Then, in May 2022, the county launched its new “Heart of Safety” program after two years of work and planning. A program of this nature was also what Arlington’s top prosecutor, Commonwealth’s Attorney Parisa Dehghani-Tafti, promised during her 2019 campaign.
A month later, in June 2022, Restorative Arlington officially transitioned “from a public program rooted in the County Manager’s office to a private nonprofit,” per director Kimiko Lighty at Tuesday’s County Board meeting.
Board Chair Katie Cristol told ARLnow late last week that this had always been the intention. The county’s role was to act as an “incubator” and “fiscal agent” with grants for a limited amount of time while the nonprofits worked to get set up and ready to take on the programs.
“As the government, the relationship with restorative justice has always been sort of unusual from the start… the goal has always been ultimately to have a community-based provider,” Cristol said. “Community-based allows this initiative and this effort to truly be centered on the needs of the individuals who were harmed and being able to bring about that restitution and reparation. That’s opposed to institutions, especially criminal justice institutions, that are always going to have interests — important [ones] — but interests other than the needs of the individual who was harmed.”
While local officials might say this was the intent all along, some feel that this is a departure from the original aim.
Brad Haywood, the county’s chief public defender, said he was a bit “surprised” by the move, particularly because they had someone from their office go to all the planning sessions, helping to build the program. Haywood feels like it’s somewhat “a change of plans” from the initial intent.
“We haven’t been told much,” he told ARLnow. “We felt like we were building momentum with Arlington leading the way.”
Nonetheless, Haywood is “optimistic” that Arlington’s restorative justice programs will continue in a manner that will benefit residents — particularly if multiple programs meeting several needs arise out of the shift to local, nonprofit partners.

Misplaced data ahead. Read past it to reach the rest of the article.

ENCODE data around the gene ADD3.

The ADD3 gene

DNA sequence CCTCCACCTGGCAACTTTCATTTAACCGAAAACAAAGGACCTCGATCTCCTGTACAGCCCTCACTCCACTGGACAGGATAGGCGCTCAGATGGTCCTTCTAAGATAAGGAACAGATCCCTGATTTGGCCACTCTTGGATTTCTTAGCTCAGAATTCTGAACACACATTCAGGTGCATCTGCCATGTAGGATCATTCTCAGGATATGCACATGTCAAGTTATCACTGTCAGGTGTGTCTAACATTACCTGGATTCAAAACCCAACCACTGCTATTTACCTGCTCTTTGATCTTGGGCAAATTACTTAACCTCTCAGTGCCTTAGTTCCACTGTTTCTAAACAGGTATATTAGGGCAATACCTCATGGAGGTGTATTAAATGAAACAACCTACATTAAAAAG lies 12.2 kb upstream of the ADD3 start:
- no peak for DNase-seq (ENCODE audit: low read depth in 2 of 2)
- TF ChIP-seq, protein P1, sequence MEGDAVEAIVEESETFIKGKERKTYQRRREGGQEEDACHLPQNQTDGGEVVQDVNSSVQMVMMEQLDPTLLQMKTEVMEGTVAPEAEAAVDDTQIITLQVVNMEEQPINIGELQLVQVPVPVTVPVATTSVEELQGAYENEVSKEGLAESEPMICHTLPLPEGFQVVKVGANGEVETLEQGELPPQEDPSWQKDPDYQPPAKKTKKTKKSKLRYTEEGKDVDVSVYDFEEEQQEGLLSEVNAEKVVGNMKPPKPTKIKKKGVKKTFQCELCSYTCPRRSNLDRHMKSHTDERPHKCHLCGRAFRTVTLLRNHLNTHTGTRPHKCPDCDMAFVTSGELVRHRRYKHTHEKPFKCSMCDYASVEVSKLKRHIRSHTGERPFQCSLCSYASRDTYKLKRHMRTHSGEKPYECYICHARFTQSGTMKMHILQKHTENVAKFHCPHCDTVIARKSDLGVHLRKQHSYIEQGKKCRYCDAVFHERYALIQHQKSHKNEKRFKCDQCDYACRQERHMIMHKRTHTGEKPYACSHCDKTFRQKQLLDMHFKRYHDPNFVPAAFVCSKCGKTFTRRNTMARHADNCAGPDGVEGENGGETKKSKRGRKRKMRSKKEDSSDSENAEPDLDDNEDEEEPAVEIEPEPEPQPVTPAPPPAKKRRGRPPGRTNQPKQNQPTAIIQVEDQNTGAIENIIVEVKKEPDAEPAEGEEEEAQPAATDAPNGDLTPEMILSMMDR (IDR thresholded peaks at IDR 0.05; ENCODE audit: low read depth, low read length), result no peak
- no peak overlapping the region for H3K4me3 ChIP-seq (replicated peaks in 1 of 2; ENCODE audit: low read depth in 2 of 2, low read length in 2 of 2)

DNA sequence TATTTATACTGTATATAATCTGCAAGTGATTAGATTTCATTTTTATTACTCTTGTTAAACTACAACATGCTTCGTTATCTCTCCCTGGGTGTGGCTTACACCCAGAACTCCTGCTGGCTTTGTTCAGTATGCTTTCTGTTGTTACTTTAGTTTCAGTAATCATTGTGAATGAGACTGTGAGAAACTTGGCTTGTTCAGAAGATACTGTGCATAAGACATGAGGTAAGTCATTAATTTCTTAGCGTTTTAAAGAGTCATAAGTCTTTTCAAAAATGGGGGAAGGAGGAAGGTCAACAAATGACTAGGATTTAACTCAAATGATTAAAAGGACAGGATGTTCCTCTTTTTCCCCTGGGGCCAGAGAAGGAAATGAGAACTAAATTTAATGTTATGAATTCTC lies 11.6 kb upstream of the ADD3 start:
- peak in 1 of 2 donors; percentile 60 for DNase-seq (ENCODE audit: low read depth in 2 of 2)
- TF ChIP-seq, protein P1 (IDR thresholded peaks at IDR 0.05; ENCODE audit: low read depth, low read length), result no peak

“Then, that would be value-added,” he said.
Cristol noted at Tuesday’s meeting that this move does not mean the county will no longer be part of local restorative justice efforts.
“The idea of shifting the locus of restorative justice to a community-based organization, which has always been the goal, does not mean that government does not continue to play a role,” said Cristol. “We want our agencies that have been part of traditional justice to be partners in shifting towards a more restorative approach.”
A $10,000 state tourism grant will revamp how Arlington promotes its Black history to tourists.
Currently, the county’s tourism webpage outlines some of the important historic moments and existing landmarks. The landing page links to blog posts featuring Black businesses and artwork celebrating Arlington’s Black culture and history.
Travelers who want more can download a 68-page online tour guide last updated in 2016.
Arlington Convention and Visitors Service — the tourism division of Arlington Economic Development — wants to give the branding for these resources a facelift. And on Saturday, the Arlington County Board accepted a $10,000 grant from the Virginia Tourism Corporation to fund these upgrades.
“The Black Arlington experience is an incredibly representative one of American history and we are really excited to welcome in more tourists to learn about those landmarks and narratives,” Board Chair Katie Cristol said during the Saturday meeting.
The changes would make it easier to plan a trip engaging with Arlington’s Black history and support its Black-owned businesses.
“One idea is to create a customized map that highlights sites and experiences that honor and commemorate Arlington’s Black history across the County as well as showcase Black-owned business locations,” said ACVS director Emily Cassell. “We’re also considering adding suggested itineraries for visitors.”
The grant will pay for fresh photos, a professional video of major sights and digital assets for social media.
How Arlington celebrates its Black history has changed since the last reprinting of the tour guide.
Nauck — a historically Black neighborhood named for a Confederate soldier — was renamed Green Valley in 2020. The Nauck Town Square was dubbed the John Robinson Jr. Town Square and construction there on a new plaza and sculpture wrapped up this spring.
Last summer, Lee Highway was renamed Langston Blvd and Arlington Public Schools unveiled panels at Dorothy Hamm Middle School honoring the four students who integrated the building — formerly Stratford Junior High School — six decades ago.